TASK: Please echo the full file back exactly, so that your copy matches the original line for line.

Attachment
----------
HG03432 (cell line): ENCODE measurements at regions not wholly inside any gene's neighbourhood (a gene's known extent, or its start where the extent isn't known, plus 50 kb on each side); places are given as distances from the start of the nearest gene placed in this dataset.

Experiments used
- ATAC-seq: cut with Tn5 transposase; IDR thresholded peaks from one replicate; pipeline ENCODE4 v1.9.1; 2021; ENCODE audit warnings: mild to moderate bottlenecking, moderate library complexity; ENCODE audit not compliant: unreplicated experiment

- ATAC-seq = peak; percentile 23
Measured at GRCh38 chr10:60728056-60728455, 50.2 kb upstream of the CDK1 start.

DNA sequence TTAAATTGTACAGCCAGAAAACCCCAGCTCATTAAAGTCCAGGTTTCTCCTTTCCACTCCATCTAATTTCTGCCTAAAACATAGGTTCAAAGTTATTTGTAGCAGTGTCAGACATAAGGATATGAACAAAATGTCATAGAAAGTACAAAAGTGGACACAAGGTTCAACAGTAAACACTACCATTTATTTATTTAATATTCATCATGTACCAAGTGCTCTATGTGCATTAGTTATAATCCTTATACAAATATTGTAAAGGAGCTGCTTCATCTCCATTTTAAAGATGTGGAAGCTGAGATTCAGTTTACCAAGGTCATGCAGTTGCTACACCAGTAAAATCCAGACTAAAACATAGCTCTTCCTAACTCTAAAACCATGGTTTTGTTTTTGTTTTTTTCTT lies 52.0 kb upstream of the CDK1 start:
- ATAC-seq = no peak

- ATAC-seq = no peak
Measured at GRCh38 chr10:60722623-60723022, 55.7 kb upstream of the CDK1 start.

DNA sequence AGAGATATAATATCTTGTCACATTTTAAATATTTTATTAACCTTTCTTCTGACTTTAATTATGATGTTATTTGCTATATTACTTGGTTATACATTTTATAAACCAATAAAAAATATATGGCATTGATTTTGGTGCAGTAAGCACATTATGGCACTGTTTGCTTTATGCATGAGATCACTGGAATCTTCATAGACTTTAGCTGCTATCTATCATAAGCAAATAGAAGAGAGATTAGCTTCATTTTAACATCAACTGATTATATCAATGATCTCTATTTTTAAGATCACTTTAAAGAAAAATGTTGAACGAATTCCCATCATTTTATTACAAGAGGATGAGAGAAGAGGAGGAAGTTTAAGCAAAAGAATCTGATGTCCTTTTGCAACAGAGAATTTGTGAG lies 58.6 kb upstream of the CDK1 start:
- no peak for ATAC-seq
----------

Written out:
HG03432 (cell line): ENCODE measurements at regions not wholly inside any gene's neighbourhood (a gene's known extent, or its start where the extent isn't known, plus 50 kb on each side); places are given as distances from the start of the nearest gene placed in this dataset.

Experiments used
- ATAC-seq: cut with Tn5 transposase; IDR thresholded peaks from one replicate; pipeline ENCODE4 v1.9.1; 2021; ENCODE audit warnings: mild to moderate bottlenecking, moderate library complexity; ENCODE audit not compliant: unreplicated experiment

- ATAC-seq = peak; percentile 23
Measured at GRCh38 chr10:60728056-60728455, 50.2 kb upstream of the CDK1 start.

DNA sequence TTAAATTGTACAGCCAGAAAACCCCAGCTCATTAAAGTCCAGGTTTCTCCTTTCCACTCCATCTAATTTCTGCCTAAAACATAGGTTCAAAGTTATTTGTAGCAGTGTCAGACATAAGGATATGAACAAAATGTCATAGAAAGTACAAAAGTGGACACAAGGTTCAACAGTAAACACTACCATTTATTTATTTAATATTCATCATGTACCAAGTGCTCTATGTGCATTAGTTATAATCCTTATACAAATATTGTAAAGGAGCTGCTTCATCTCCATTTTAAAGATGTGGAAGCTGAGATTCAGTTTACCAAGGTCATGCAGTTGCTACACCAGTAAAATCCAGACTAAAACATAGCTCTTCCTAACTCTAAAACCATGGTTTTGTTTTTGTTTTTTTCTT lies 52.0 kb upstream of the CDK1 start:
- ATAC-seq = no peak

- ATAC-seq = no peak
Measured at GRCh38 chr10:60722623-60723022, 55.7 kb upstream of the CDK1 start.

DNA sequence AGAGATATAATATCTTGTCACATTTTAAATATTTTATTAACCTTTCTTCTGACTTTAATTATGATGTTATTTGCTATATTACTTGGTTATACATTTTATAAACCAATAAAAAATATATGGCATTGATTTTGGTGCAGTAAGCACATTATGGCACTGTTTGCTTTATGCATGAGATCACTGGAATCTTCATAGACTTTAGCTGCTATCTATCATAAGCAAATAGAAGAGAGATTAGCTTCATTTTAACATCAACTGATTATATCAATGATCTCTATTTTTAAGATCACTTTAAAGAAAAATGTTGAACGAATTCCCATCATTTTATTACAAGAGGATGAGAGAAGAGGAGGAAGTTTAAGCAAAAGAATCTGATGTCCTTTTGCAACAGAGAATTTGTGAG lies 58.6 kb upstream of the CDK1 start:
- no peak for ATAC-seq